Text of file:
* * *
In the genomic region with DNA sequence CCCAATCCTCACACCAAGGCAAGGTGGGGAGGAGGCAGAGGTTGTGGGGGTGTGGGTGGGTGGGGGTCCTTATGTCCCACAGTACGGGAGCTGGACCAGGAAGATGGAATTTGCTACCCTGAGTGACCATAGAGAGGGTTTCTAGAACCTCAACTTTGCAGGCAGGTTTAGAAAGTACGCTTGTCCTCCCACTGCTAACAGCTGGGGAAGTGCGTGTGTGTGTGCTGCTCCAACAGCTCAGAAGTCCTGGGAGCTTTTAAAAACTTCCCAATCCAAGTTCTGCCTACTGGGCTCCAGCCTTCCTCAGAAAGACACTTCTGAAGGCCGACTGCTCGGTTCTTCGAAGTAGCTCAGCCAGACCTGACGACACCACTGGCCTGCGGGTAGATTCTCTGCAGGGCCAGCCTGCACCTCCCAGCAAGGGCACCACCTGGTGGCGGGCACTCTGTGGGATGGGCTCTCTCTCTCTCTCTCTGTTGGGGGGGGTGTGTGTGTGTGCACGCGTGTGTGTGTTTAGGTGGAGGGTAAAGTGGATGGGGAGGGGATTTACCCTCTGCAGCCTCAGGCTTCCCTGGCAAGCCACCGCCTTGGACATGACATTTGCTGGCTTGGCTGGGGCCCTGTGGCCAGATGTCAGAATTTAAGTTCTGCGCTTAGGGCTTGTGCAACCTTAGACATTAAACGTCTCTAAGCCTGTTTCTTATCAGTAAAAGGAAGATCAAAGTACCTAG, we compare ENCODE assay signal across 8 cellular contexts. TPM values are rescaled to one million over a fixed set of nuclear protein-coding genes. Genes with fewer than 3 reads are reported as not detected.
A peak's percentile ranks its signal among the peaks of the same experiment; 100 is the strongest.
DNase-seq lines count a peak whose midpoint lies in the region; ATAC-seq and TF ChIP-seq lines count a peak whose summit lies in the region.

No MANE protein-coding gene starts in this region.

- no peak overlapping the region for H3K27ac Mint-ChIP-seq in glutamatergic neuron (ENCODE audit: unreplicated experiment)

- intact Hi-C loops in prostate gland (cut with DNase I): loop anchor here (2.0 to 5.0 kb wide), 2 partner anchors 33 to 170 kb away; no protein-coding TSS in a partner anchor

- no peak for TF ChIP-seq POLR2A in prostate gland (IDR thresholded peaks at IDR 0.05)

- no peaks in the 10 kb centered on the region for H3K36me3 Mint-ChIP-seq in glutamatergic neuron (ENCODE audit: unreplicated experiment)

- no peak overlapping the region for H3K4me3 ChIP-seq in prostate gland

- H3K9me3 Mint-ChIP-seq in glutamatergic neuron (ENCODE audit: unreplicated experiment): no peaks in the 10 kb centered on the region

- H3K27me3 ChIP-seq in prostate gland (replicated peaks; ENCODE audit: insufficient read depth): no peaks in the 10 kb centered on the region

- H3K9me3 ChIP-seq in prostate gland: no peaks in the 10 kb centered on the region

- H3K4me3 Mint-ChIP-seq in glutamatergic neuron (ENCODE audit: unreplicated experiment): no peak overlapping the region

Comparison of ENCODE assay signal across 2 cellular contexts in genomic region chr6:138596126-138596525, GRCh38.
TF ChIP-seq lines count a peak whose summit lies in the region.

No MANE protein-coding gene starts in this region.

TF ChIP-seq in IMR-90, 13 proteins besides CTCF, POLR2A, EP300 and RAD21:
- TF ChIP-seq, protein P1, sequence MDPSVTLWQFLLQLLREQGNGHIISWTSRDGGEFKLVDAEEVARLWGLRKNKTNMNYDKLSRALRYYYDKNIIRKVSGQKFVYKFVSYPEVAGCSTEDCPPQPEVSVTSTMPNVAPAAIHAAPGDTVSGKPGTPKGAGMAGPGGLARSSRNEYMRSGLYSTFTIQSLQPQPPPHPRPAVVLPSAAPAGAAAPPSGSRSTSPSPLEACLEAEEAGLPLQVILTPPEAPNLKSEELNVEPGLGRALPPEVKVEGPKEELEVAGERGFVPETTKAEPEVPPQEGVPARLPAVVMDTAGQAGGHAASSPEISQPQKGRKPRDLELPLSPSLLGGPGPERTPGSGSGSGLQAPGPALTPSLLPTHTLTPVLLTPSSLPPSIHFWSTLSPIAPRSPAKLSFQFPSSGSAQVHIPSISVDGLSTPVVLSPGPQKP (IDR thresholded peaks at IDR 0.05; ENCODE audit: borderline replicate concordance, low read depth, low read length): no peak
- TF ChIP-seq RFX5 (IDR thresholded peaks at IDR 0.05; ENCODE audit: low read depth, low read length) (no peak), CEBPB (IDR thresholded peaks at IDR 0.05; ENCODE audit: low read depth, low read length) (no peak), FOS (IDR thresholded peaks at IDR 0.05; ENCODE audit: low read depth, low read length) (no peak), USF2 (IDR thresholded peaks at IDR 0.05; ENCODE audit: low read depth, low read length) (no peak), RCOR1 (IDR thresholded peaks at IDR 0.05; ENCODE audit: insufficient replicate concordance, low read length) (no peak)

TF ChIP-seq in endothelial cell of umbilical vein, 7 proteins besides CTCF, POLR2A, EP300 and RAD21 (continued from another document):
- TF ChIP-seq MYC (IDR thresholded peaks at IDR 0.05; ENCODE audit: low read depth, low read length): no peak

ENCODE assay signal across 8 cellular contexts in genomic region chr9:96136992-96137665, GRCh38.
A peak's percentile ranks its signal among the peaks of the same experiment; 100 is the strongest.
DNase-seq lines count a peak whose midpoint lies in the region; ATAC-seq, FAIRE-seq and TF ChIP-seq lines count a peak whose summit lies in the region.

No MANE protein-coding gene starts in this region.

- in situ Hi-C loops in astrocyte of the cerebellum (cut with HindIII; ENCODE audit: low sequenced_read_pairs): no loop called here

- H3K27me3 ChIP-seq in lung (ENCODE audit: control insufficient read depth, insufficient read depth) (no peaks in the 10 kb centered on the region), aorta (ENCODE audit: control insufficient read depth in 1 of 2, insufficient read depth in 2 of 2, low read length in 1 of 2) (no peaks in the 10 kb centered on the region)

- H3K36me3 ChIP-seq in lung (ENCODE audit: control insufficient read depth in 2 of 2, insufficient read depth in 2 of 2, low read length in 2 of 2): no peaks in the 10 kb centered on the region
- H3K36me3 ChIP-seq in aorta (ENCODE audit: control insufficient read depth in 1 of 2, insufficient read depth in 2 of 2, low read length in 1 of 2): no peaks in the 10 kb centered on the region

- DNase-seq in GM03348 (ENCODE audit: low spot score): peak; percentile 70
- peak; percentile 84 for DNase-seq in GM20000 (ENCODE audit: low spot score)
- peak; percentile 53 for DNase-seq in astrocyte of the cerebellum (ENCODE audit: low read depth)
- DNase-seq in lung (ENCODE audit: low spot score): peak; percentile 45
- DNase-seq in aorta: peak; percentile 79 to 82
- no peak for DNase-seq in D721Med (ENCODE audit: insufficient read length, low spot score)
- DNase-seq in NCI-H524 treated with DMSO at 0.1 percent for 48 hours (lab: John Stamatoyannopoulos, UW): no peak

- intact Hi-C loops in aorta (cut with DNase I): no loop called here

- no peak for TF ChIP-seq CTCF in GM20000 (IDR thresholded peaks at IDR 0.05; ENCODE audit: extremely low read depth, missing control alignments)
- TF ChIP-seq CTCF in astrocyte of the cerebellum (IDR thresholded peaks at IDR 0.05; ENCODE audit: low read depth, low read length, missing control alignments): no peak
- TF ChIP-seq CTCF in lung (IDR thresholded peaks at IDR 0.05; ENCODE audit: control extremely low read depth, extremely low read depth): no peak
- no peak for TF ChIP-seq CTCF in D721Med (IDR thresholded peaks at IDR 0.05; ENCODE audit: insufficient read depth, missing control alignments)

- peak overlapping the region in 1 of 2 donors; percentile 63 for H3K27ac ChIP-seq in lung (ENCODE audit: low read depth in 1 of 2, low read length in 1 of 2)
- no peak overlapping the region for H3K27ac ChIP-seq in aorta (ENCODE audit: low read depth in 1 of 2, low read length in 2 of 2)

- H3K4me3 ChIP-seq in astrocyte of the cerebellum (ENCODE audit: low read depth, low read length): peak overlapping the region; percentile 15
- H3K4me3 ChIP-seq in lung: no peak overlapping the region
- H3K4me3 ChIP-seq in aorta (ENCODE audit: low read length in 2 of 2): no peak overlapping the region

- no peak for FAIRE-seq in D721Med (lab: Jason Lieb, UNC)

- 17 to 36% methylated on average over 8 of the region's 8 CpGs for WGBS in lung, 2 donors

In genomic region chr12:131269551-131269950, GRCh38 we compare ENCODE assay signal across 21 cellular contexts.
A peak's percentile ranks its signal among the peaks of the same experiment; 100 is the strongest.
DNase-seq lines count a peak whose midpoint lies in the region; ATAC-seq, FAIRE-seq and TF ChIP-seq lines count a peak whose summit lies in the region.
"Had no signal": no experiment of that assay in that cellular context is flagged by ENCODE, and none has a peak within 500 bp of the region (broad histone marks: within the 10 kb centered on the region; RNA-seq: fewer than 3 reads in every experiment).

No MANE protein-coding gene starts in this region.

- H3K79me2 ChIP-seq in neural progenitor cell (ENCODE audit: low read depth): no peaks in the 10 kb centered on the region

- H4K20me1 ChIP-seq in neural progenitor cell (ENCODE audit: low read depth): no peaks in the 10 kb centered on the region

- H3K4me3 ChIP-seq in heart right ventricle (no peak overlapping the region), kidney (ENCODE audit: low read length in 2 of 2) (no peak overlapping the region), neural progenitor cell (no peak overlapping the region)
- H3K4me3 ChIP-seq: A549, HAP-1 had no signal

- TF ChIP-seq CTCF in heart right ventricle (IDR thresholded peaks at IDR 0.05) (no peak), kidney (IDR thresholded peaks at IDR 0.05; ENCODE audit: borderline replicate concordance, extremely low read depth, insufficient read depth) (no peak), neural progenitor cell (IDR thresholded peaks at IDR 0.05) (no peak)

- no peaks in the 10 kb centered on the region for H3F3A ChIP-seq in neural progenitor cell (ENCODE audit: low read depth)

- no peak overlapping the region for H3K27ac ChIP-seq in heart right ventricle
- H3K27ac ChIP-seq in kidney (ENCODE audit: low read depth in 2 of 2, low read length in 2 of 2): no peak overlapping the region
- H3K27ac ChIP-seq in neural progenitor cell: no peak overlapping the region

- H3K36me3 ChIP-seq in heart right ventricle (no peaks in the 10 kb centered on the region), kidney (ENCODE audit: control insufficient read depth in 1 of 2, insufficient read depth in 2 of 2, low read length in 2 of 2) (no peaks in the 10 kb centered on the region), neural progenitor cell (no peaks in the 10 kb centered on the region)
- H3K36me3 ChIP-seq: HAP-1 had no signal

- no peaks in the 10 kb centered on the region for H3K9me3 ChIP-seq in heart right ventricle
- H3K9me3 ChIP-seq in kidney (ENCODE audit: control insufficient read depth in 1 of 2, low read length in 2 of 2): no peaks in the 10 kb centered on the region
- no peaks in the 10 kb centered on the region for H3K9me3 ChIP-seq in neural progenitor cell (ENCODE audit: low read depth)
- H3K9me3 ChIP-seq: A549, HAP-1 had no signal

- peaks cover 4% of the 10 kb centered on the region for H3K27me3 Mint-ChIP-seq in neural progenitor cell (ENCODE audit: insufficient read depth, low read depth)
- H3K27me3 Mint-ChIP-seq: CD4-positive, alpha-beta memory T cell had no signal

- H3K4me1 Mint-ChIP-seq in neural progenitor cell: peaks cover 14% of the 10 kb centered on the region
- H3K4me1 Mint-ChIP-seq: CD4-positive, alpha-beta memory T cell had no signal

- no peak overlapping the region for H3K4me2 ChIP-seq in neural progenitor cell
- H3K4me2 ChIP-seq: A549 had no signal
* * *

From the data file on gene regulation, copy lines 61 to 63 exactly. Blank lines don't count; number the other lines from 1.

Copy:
- H3K27ac ChIP-seq in kidney (ENCODE audit: low read depth in 2 of 2, low read length in 2 of 2): no peak overlapping the region
- H3K27ac ChIP-seq in neural progenitor cell: no peak overlapping the region

- H3K36me3 ChIP-seq in heart right ventricle (no peaks in the 10 kb centered on the region), kidney (ENCODE audit: control insufficient read depth in 1 of 2, insufficient read depth in 2 of 2, low read length in 2 of 2) (no peaks in the 10 kb centered on the region), neural progenitor cell (no peaks in the 10 kb centered on the region)